I understand the merit of separation of concerns in the abstract sense.

I fail to understand how that's relevant in practice when in all the common
cases the same entity (Google, Mozilla, Microsoft, Apple, Opera, $LINUX_DISTRO,
$EMBEDDED_DEVICE_VENDOR) ships both the browser engine and the crypto library.

If you use Chrome, you get both Blink and NSS from Google, right? If you use
pre-built Chromium, you probably get both Chromium and NSS from the same Linux
distribution.

> So by introducing such arbitrary value judgements, and even if they're based
> on an objective set of criteria (the absolute MINIMUM requirement for MTI),
> the criteria themselves will be somewhat arbitrary (or "consensus driven",
> which is indistiguishable from arbitrariness), it just serves to drive
> endless debate in a WG not well-suited for that.

I can see that there are political reasons that will make the Web Crypto spec
fail to serve a part of the function that Web specs are supposed to serve for
the purpose of the Servo example above.

I guess the algorithms being discrete units makes the outcome less bad in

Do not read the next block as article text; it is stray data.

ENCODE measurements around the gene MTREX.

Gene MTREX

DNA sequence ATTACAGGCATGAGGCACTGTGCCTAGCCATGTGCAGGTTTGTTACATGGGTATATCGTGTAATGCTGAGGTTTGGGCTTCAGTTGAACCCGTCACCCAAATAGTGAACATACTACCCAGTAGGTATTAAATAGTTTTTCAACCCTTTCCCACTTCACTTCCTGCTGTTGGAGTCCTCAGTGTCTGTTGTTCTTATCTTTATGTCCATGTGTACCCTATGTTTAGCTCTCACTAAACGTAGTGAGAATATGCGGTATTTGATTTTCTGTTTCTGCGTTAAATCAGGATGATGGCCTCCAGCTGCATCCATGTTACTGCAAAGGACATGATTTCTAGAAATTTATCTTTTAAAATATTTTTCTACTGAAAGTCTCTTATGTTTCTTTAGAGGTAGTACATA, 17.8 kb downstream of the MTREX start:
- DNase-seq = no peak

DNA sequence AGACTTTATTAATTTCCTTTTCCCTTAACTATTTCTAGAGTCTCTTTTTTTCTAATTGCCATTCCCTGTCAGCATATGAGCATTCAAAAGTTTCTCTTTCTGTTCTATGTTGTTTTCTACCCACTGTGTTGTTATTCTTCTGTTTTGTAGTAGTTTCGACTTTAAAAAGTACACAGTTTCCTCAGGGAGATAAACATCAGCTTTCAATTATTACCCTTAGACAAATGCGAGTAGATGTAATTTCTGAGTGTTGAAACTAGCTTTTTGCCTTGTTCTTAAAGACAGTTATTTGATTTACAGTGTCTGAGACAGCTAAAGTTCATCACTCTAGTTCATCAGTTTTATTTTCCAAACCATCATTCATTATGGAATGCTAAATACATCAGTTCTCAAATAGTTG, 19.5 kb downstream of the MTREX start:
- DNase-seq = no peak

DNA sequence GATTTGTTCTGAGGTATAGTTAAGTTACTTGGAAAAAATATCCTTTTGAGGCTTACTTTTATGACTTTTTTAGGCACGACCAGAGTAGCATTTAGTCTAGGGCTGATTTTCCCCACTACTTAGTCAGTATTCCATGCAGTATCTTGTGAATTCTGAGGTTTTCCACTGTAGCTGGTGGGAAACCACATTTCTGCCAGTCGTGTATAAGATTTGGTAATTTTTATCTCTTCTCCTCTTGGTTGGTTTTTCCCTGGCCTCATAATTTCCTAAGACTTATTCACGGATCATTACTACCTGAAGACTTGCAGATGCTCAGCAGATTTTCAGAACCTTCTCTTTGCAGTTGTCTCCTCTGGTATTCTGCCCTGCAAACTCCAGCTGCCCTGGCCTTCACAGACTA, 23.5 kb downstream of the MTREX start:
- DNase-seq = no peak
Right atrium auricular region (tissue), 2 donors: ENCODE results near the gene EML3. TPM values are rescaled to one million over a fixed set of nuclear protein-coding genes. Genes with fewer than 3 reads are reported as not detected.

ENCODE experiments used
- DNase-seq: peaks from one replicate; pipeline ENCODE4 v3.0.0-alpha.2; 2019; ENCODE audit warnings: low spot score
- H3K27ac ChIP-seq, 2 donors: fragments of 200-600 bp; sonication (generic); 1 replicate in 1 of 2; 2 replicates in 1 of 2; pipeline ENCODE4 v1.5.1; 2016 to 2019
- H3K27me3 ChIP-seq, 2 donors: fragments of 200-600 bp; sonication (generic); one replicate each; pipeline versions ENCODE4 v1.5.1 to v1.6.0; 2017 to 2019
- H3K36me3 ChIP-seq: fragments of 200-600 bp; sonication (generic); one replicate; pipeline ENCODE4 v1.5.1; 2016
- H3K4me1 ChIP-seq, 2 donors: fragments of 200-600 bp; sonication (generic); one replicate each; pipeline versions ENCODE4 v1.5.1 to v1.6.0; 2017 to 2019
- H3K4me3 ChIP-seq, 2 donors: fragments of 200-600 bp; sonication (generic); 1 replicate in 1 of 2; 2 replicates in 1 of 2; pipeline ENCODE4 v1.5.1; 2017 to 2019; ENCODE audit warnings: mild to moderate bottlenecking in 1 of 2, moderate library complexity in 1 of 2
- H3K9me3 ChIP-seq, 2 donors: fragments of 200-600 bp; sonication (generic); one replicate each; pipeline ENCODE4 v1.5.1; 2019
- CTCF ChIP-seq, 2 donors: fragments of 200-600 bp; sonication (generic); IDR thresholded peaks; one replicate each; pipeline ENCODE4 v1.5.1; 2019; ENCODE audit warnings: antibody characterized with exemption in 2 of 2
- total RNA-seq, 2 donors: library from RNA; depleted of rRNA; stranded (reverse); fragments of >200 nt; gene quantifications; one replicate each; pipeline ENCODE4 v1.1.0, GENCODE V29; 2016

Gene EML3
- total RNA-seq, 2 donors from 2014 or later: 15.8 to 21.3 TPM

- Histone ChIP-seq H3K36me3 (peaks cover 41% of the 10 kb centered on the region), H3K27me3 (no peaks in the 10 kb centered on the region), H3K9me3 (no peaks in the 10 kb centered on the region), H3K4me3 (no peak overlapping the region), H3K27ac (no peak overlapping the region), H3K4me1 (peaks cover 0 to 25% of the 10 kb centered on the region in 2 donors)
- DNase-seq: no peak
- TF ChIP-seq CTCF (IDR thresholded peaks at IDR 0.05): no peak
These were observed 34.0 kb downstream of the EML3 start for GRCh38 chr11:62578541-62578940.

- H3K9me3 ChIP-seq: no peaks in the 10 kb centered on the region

practice than a spec stipulating that any random parts of the spec are
optional. *Someone* needs to decide which algorithms get shipped by the
entities that ship both browsers and crypto libs and the browsers with enough
market share that Web authors bother testing with them will determine what the
set of algorithms practically needed for Web compat ends up being. So to go
from research to a product, a project like Servo would then, instead of
referring to the spec, have to examine the sets of algorithms present by
default in popular browsers and take the intersection of those sets as a lower
bound and the union as an upper bound of what needs to be implemented and
reconcile the difference between these sets by examining how often broken sites
are encountered.

I'll concede that the political issues probably make the WG ineffective at
overtly saying that which will end up being determinable (as a lower bound and
upper bound per the previous paragraph) for practical purposes from what the WG
participants end up doing each in their own corner, so I won't debate this
further.

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Received on Thursday, 31 July 2014 11:35:30 UTC